“A Radical Revolution of Values”: Martin Luther King, Jr. calls for a person-centered approach 01/15/2013Posted by ALT in Activism.
Tags: anti-war, civil rights movement, dehumanization, Martin Luther King Jr., peace movement, protest, Vietnam War
On April 4, 1967 Martin Luther King Jr. delivered his first public anti-war speech, Beyond Vietnam: A Time To Break Silence, at the Riverside Church in New York City before a meeting of the Clergy and Laymen Concerned About Vietnam. It was exactly a year to the day before his murder.
Despite harsh criticism (for example, this LIFE magazine article calling his speech “demagogic slander”), King continued to link the struggle for civil rights to broader struggles against injustice, war, poverty, and greed for what remained of his life.
A radical revolution of values
We as a nation must undergo a radical revolution of values. We must rapidly begin the shift from a “thing-oriented” society to a “person-oriented” society. When machines and computers, profit motives and property rights are considered more important than people, the giant triplets of racism, materialism, and militarism are incapable of being conquered.
So many of the institutions of daily life in our society demand that human beings behave like machines. Prisons, schools, the mental health system: all reduce human diversity down to mere labels, which are plugged into formulae, which then produce numbers.
[more on the above here]
Even worse, participation in these institutions (particularly compulsory public schooling – get ‘em while they’re young) instills the worst of these machine-oriented values in us: we, the human beings, are taught to treat others like machines. We are taught to bow to bureaucracy, to the insensitivity of forms and formulae, we are taught to look beyond the humanity of people in dire need of assistance and say, “I’m sorry, sir, I know you need help; but you’re just going to have to fill out this form and wait your turn.”
And can these machine-oriented values be compartmentalized? NO.
We turn them on ourselves. We treat others like machines; we treat ourselves as machines.
Do you accept statistical prophesies and prescriptions for your life that carry with them the weight of SCIENCE, against your better judgment, against your lived experience of the world? Do you set aside your basic human compassion and bow to a system that demands machine-like behavior because that’s your job, or because that’s what society demands, or because you believe there is no alternative?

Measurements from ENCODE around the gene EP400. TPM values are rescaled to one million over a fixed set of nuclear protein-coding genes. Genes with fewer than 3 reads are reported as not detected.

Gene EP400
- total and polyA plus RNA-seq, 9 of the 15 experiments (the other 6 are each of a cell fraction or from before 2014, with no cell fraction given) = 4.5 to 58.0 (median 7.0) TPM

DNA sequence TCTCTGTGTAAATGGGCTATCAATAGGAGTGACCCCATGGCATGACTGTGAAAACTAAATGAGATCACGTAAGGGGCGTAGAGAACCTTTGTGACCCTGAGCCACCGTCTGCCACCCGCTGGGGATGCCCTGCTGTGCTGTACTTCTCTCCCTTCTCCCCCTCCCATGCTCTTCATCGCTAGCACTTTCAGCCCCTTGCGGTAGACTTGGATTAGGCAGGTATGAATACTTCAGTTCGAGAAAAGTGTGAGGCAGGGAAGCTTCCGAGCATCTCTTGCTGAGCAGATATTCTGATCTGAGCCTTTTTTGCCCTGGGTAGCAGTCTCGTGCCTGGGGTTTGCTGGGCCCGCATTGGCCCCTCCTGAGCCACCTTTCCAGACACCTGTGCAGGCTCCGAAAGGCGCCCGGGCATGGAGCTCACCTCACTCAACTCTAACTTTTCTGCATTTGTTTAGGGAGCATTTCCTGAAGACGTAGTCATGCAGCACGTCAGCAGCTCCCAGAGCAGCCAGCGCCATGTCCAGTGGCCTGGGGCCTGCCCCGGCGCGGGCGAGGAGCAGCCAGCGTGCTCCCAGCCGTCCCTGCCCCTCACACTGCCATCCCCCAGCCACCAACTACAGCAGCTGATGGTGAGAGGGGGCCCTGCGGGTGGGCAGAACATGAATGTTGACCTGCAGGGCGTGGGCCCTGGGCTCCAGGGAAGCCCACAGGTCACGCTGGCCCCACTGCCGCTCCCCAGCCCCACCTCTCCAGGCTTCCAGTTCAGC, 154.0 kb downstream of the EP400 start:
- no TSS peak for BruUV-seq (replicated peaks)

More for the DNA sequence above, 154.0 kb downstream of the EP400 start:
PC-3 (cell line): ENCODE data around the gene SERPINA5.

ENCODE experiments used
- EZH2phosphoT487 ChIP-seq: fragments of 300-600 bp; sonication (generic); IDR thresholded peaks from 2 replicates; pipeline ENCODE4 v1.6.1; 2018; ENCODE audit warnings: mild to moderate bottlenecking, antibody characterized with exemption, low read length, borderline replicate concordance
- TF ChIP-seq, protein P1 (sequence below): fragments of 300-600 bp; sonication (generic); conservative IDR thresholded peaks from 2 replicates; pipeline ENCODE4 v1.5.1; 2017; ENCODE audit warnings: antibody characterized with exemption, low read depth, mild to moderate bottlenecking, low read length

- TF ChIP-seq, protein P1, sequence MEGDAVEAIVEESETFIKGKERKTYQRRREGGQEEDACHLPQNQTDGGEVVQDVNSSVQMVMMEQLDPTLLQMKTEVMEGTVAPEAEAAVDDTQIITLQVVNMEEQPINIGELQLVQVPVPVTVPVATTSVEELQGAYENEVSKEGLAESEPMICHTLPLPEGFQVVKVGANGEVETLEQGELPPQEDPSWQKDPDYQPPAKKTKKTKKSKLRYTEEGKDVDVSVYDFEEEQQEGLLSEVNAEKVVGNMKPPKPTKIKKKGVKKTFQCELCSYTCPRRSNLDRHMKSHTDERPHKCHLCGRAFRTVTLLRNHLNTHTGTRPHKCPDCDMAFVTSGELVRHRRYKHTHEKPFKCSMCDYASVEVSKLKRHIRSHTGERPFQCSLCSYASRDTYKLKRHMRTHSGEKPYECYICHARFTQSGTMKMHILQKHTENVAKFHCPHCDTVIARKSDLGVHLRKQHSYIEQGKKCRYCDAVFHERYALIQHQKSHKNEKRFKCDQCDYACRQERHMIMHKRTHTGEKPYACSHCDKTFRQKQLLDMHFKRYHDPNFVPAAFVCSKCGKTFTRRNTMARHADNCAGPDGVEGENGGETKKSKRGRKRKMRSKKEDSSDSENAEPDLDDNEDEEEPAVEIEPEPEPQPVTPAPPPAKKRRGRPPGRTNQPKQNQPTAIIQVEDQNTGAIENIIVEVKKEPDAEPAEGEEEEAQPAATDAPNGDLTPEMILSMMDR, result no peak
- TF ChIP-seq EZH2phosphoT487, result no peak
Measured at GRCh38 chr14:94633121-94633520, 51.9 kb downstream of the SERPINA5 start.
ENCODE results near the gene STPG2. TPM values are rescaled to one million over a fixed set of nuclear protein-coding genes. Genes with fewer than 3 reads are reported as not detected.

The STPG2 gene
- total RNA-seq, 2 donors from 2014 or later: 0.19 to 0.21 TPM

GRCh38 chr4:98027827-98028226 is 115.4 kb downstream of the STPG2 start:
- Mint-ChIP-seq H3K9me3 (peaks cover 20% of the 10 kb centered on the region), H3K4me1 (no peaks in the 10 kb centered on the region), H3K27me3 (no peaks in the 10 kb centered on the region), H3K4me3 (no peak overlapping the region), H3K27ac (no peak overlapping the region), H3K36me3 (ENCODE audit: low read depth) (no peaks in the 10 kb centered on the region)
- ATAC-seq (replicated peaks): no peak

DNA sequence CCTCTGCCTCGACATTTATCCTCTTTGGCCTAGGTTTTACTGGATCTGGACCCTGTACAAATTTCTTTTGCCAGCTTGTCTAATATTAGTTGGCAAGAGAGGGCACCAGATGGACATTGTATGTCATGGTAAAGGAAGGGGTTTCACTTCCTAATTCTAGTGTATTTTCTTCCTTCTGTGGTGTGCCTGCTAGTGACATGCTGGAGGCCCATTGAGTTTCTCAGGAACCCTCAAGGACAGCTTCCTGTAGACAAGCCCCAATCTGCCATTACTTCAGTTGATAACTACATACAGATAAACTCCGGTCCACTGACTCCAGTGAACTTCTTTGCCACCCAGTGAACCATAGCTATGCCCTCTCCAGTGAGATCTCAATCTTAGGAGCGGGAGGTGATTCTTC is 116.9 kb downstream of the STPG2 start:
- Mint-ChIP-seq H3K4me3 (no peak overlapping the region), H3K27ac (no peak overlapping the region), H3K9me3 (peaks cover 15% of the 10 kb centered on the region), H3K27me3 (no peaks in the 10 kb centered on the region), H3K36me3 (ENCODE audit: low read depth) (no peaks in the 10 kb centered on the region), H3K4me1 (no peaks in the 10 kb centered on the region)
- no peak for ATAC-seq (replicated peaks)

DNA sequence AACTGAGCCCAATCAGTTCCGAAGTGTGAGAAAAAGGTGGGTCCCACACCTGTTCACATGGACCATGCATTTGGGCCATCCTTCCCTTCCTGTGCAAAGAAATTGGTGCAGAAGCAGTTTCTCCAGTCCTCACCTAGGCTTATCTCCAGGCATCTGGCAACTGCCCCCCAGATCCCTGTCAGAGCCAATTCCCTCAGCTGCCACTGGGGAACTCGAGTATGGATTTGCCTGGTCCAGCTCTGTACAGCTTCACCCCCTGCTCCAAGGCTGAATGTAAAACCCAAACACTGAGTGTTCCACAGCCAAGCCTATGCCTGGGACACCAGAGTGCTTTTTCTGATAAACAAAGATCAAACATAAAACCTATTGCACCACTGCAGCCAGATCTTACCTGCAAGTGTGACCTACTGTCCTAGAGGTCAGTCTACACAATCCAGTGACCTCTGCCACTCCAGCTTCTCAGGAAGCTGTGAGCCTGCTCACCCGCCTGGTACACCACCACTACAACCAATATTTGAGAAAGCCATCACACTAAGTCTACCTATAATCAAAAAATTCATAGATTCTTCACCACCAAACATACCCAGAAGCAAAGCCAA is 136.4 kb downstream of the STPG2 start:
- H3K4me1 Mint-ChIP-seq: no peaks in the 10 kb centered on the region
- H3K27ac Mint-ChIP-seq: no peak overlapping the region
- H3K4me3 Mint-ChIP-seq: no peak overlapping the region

We are NOT machines! We are humans – flesh and blood, soul and spirit. Intuitive agents with a connection, not only to this physical earth, but to a spiritual world, imbued with meaning. And a connection to each other.
How do we stop the spread of toxic dehumanization?
We truly need a “radical revolution of values,” moving us towards a person-centered perspective. I am thinking of the values and ethics articulated by Mary Ellen Copeland to describe her approach to mental health recovery outside of the system. Because all of us are human beings in recovery from dehumanization, I’ve taken them as a starting point for this list of 3 simple steps for reclaiming our human-ness:
- Self-determination, personal responsibility, empowerment, and self-advocacy are essential parts of recognizing ourselves as human beings, and the human beings around us.
- We make no prophecies about other human beings. We simply don’t have the expertise; each human being is the ultimate expert on him or herself. Therefore, if a person says “I can do this, ” or “I dream of doing this” — then they will do it. And we will support them.
- We human beings hold each other in unconditional high regard. We focus on strengths and positives and not on deficits (no matter how these deficits were determined and who determined them). The use of clinical, medical, and diagnostic language, of labels, scientifically-derived statistics, is avoided.
If we approached both ourselves and all other human beings with these values in mind, every day, despite the immense institutional pressure to do otherwise, what would be the result?
One result that King points to is the actual dismantling of dehumanizing institutions. They simply cannot be supported by true person-centered thinking and actions:
A true revolution of values will soon cause us to question the fairness and justice of many of our past and present policies. On the one hand we are called to play the good Samaritan on life’s roadside; but that will be only an initial act. One day we must come to see that the whole Jericho road must be transformed so that men and women will not be constantly beaten and robbed as they make their journey on life’s highway. True compassion is more than flinging a coin to a beggar; it is not haphazard and superficial. It comes to see that an edifice which produces beggars needs restructuring…
In other words, to be truly trauma-informed (dehumanization-informed), we must look not only at the products of dehumanizing institutions, but the institutions themselves!
An incredibly daunting task. Is it possible; can it even be done? Here is how Martin Luther King, Jr. answered that question:
Now let us begin. Now let us rededicate ourselves to the long and bitter — but beautiful — struggle for a new world. This is the calling of the sons of God, and our brothers wait eagerly for our response. Shall we say the odds are too great? Shall we tell them the struggle is too hard? Will our message be that the forces of American life militate against their arrival as full men, and we send our deepest regrets? Or will there be another message, of longing, of hope, of solidarity with their yearnings, of commitment to their cause, whatever the cost? The choice is ours, and though we might prefer it otherwise we must choose in this crucial moment of human history.